The Grouchy Historian by Ed Asner and Ed. Weinberger

Because seemingly every nonfiction book these days needs a title that just rolls off the tongue, the full title of this book is The Grouchy Historian: An Old-Time Lefty Defends Our Constitution Against Right-Wing Hypocrites and Nutjobs.  So as you can probably tell, there’s some bias in play here.  And that’s perfectly fine; sometimes understanding where the bias is and why is the entire point of the exercise.

Ed Asner is a storied actor and one of Hollywood’s most famous curmudgeons.  That he narrates this one himself (and offers up a full performance) is part of the reason I chose to go through this one in audio format.  Stripping away the performance and personality, he’s still one of us hardworking Americans with an opinion he’d like to get off his chest, one that he backs with (if you’ll excuse the pun) liberal amounts of mind-blowing facts (including court cases) and trademark gruff humor.  Both of these tools in hand, he proceeds to confront and systematically dismantle the right-wing talking points as we understand them today.  In the process, he offers up some disturbing truths that many of these points have been in play since the beginning, that they have led to some rather heinous crimes in our history, and the “facts” as we understand them today are anything but.  Many of the people we put on pedestals fall off under the weight of their own humanity.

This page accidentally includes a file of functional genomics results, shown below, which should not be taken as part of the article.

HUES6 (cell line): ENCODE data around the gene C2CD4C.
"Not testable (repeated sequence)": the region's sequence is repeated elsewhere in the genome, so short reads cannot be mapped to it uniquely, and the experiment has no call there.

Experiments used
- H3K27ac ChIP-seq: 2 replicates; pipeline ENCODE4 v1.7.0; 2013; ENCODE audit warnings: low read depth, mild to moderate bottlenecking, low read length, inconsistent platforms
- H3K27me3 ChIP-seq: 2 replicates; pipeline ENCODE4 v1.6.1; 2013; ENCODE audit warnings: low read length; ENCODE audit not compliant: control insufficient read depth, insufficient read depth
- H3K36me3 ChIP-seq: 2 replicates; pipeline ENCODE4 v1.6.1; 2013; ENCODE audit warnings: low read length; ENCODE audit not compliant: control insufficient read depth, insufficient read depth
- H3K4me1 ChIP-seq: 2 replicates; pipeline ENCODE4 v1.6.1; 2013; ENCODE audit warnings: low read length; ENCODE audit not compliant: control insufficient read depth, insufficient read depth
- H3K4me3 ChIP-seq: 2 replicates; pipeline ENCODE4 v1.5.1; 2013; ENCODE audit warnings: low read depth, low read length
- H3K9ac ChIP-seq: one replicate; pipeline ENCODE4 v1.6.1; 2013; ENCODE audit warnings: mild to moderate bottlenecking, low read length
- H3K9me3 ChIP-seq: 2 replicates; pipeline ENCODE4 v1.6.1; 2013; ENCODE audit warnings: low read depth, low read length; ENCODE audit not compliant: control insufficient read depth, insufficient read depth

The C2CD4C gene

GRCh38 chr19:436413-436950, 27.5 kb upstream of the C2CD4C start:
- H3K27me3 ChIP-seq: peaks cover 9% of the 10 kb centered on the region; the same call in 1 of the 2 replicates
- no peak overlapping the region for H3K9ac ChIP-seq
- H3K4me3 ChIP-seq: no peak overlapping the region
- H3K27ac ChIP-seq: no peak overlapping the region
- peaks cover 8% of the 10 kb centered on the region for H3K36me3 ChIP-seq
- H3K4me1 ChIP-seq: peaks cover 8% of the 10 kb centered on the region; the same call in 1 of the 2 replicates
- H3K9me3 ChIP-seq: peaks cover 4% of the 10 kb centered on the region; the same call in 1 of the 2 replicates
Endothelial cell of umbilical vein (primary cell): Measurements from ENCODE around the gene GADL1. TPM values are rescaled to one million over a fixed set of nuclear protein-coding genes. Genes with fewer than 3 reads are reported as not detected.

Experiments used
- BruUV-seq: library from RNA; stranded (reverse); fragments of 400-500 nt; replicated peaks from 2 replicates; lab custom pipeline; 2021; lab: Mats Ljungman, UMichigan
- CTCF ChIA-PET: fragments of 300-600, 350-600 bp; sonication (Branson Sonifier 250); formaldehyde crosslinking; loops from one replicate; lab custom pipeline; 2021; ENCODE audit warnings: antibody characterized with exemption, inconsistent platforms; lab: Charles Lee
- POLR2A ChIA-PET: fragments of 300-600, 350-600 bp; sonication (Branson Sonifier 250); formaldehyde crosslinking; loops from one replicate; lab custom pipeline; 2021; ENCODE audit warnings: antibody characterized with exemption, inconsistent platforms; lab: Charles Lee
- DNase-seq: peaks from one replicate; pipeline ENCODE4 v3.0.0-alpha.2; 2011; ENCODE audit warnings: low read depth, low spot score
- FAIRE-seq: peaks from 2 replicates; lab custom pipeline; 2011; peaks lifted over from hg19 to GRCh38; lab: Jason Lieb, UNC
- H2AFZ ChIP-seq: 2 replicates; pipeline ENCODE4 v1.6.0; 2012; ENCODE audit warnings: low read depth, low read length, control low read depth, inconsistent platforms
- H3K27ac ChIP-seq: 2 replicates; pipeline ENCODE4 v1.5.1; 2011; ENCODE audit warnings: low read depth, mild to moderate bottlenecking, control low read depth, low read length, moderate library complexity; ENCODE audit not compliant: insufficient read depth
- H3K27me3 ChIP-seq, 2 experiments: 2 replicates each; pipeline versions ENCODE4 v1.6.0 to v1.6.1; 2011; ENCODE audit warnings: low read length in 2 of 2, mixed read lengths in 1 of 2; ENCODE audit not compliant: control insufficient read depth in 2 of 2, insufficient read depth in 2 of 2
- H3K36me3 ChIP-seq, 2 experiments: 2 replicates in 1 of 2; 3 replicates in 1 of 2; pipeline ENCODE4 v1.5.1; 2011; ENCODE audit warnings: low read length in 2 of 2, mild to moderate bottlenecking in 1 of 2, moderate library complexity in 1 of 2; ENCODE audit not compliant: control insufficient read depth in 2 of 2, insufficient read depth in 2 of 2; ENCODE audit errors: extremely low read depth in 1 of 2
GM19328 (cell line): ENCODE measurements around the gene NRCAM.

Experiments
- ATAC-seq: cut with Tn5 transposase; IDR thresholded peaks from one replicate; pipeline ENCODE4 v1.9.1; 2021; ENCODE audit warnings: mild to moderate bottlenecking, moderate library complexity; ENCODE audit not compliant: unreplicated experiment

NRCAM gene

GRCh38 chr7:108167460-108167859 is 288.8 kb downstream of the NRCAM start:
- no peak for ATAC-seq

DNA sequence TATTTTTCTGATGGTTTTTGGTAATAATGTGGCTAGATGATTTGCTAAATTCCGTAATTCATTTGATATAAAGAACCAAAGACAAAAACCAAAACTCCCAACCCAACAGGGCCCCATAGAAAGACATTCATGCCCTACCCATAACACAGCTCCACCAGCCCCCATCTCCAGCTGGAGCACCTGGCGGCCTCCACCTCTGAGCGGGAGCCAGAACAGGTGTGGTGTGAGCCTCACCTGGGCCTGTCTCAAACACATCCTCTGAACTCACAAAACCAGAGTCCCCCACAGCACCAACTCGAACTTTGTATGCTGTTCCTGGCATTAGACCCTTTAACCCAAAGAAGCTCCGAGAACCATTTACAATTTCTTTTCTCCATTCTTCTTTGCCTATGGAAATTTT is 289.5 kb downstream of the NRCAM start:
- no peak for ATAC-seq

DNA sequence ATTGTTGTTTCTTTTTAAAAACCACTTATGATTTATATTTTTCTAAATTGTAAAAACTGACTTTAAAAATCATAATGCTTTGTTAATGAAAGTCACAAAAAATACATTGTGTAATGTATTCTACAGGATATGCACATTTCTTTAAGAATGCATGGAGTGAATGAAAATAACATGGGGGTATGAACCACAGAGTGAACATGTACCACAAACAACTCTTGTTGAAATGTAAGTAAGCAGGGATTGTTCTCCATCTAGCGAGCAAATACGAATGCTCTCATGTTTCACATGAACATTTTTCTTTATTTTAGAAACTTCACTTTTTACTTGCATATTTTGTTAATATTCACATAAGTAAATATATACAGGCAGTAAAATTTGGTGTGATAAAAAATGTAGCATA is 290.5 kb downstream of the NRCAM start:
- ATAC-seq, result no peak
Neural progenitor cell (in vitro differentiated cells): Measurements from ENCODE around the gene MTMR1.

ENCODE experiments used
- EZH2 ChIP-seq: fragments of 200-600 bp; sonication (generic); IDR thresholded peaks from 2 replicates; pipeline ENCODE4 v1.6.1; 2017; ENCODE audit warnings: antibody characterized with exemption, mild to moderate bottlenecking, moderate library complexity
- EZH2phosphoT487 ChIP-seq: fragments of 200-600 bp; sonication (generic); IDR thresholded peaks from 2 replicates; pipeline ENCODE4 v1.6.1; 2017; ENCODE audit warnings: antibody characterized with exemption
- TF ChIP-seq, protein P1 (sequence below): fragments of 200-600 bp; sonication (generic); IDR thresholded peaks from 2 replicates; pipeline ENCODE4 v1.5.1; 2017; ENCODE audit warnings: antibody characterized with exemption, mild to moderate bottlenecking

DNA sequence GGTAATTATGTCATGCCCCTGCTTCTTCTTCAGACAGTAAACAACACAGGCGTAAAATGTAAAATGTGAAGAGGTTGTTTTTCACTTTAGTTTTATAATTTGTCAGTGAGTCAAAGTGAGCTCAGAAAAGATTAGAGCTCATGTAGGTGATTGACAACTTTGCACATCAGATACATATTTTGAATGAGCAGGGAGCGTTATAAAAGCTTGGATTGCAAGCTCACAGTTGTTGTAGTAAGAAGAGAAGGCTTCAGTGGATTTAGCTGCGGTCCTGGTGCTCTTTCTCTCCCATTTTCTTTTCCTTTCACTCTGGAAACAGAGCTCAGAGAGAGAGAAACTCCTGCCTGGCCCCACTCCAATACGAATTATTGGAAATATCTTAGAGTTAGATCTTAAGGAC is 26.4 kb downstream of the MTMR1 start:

Admittedly, some of the cleverness of the more humorous bits actually undermines the very points he’s making, but facts are still facts, and all of them are verifiable.  From the idea of who actually benefits from the Bill of Rights, to religion and the state, to the concept of eugenics, and beyond, Asner brings a sobering account of our nation’s spotty history into focus.  The unfortunate part is that the actual target audience of this book will never read it, and those who are aware of it will simply call it “fake news.”  That’s how far it’s come in this country.  According to Asner, it’s not the first time we’ve been here.

As brilliant and terrifying as some of the talking points are here, I found that I could only take so much of it at one time, so thorough is the verbal bludgeoning.  Some of it is repetitive as he addresses specific right-wing pedants pundits point by point, many of which overlap.  There are some hard truths here, many too hard to swallow.  Nor should we try to do so.  The point Asner is bringing to the table is just how much inhumane and criminal action has been taken in the name of the American people, and how often we proceed from false assumption.  It’s not exactly a book designed to heal the already widening gulfs in our society.  The purpose is to spotlight why it’s there, and how long it’s been there.  Or perhaps its purpose is simply to fire back against the loudmouths who keep twisting facts to suit their immediate goals.  Either way, it’s still an interesting read.

4 stars

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